The people I was listening to were expressing their current love for each other, and that was fine and moving. But that is not what marriage vows are. That is not how a covenant works.
Wedding vows are not a declaration of present love but a mutually binding promise of future love. A wedding should not be primarily a celebration of how loving you feel now—that can safely be assumed. Rather, in a wedding you stand up before God, your family and all the main institutions of society, and you promise to be loving, faithful and true to the other person in the future, regardless of undulating internal feelings or external circumstances.
It is a covenant. In fact, unconditional covenantal commitment helps romantic love fulfill itself. Learn More at Focus on Family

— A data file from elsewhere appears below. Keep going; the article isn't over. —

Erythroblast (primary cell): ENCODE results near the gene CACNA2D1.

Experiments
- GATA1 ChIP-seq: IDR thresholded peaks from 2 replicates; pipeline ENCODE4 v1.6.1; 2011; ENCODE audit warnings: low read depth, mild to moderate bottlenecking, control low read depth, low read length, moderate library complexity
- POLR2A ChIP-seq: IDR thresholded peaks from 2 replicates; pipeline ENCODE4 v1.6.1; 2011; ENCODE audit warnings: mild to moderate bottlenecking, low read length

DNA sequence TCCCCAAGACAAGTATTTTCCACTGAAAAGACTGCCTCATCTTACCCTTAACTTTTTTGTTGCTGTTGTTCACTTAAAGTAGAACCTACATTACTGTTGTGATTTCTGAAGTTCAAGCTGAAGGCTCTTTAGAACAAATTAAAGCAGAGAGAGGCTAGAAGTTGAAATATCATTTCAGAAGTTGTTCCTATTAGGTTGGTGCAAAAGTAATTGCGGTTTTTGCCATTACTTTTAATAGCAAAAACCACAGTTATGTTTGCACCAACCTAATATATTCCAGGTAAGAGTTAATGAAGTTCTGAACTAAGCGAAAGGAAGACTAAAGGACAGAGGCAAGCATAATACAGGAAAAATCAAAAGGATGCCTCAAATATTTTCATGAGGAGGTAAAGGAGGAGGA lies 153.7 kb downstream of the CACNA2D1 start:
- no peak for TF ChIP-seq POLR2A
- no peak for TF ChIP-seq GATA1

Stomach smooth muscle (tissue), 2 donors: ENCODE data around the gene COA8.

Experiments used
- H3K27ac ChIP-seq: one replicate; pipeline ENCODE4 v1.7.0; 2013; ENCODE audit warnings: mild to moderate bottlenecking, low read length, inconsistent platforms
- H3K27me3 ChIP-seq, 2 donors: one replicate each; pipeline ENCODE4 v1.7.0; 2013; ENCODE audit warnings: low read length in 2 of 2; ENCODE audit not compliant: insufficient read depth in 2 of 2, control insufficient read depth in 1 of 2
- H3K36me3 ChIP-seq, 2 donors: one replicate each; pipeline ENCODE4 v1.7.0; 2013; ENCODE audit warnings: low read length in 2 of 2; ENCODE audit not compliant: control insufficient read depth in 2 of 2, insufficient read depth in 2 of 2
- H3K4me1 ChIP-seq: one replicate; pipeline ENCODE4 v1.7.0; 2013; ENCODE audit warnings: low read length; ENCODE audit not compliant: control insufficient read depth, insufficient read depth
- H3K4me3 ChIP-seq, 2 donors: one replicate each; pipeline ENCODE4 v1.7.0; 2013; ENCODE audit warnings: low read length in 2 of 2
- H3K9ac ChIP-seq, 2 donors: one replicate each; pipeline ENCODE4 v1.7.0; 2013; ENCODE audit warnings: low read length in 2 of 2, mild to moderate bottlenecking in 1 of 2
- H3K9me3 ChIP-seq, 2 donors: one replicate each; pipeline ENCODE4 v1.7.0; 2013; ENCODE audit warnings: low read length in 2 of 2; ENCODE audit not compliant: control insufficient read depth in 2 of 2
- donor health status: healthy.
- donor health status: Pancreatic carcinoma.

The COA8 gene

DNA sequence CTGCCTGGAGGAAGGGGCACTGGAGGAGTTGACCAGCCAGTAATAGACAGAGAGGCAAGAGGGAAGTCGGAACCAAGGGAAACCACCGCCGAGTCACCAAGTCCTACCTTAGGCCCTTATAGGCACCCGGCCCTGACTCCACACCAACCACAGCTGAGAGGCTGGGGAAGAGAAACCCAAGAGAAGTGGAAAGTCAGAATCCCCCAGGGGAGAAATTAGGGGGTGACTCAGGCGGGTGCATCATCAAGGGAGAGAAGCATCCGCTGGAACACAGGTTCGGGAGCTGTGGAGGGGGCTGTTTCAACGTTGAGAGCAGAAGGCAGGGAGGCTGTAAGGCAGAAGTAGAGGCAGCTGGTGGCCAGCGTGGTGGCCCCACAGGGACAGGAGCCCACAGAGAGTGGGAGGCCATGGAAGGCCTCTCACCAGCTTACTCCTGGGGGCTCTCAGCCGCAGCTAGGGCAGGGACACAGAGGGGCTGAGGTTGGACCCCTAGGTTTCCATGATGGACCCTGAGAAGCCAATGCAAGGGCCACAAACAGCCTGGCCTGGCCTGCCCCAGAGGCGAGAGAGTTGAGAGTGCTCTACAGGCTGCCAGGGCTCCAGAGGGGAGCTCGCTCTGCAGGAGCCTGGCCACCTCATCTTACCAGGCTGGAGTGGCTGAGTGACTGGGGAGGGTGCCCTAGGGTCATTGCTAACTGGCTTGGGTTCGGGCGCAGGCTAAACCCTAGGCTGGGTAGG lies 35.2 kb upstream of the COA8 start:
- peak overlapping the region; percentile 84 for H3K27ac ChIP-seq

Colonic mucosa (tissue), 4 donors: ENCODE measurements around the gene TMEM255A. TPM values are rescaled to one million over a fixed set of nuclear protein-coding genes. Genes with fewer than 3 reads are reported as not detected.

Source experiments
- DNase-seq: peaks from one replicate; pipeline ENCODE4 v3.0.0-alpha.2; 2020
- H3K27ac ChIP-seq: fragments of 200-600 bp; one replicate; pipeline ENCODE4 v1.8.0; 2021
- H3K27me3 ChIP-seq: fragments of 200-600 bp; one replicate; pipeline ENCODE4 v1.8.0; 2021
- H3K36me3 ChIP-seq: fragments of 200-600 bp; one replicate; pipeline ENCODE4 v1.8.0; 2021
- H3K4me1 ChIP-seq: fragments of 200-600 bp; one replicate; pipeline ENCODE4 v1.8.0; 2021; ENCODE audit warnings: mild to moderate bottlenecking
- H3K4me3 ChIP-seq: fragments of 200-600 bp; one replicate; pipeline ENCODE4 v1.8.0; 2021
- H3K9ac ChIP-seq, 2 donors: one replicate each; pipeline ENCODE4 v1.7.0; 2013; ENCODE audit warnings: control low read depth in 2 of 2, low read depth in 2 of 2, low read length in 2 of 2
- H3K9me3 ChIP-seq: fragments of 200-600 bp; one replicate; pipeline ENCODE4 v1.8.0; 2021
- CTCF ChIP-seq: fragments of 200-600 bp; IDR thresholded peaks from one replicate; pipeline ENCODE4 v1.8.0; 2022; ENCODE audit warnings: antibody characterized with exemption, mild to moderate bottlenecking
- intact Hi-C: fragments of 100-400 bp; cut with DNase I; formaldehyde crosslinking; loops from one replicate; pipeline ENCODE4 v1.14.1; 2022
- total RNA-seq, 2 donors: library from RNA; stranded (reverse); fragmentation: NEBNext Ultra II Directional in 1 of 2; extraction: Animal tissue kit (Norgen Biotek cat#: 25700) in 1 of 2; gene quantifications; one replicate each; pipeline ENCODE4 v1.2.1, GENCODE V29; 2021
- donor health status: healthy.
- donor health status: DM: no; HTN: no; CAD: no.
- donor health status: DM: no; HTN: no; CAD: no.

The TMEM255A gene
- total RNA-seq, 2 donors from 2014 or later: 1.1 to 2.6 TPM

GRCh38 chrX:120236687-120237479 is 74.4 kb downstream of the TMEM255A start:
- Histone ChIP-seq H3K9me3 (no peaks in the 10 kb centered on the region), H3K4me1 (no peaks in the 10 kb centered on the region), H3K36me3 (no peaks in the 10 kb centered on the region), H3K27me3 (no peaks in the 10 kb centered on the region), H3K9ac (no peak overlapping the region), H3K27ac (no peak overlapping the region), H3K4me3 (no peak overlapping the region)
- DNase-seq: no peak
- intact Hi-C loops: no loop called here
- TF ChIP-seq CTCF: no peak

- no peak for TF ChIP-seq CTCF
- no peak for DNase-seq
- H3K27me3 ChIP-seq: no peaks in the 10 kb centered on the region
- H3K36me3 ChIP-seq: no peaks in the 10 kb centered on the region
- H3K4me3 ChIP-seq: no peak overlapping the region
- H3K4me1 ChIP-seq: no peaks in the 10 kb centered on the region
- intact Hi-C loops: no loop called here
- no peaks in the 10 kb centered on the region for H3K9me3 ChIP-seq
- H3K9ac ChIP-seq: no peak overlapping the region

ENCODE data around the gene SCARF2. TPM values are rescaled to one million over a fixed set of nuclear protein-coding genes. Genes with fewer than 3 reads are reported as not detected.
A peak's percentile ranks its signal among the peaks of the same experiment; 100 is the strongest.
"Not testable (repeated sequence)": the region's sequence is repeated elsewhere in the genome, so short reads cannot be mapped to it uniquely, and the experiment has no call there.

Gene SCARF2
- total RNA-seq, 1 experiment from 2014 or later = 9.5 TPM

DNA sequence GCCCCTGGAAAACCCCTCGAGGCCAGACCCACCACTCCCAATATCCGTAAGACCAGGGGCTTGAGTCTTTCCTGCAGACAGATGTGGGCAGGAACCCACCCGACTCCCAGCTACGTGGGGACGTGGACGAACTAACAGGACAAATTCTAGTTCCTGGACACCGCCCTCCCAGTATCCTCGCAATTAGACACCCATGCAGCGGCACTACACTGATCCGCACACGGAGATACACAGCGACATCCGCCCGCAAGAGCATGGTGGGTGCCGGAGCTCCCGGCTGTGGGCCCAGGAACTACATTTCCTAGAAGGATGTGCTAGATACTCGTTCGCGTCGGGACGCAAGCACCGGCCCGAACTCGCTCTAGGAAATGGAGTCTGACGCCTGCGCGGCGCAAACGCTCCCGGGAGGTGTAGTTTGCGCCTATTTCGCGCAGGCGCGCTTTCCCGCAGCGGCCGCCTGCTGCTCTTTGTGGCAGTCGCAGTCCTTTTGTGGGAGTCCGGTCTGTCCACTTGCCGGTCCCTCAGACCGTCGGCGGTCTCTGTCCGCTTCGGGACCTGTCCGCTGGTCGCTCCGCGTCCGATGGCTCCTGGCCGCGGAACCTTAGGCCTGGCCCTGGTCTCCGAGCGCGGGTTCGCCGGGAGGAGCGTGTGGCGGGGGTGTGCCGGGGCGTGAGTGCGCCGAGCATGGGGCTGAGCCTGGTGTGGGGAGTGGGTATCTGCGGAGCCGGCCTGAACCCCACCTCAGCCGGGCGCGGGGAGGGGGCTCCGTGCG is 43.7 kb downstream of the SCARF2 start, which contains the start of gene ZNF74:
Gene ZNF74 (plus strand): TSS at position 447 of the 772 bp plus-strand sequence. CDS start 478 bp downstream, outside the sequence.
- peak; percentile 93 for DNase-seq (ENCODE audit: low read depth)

We live in a culture that has either forgotten or rejected the idea of marriage as a covenant. Couples who want to go the distance in their relationship need to rediscover it. They need to come face to face with the realization that the compact into which they've entered is something deeper than a legal formality – that it is "no idle band, no holiday engagement." Statistics verify this point: researchers tell us that one's degree of marital commitment, even when assessed prior to marriage and in the early years of marriage, is closely associated with marital satisfaction and longevity. Those who desire a marriage that succeeds, lasts, and fulfills have only one choice: they must relearn what it means for a couple to embrace a common destiny, burn their bridges behind them, and say, "Wherever we go, whatever we do, we're gonna go through it together."
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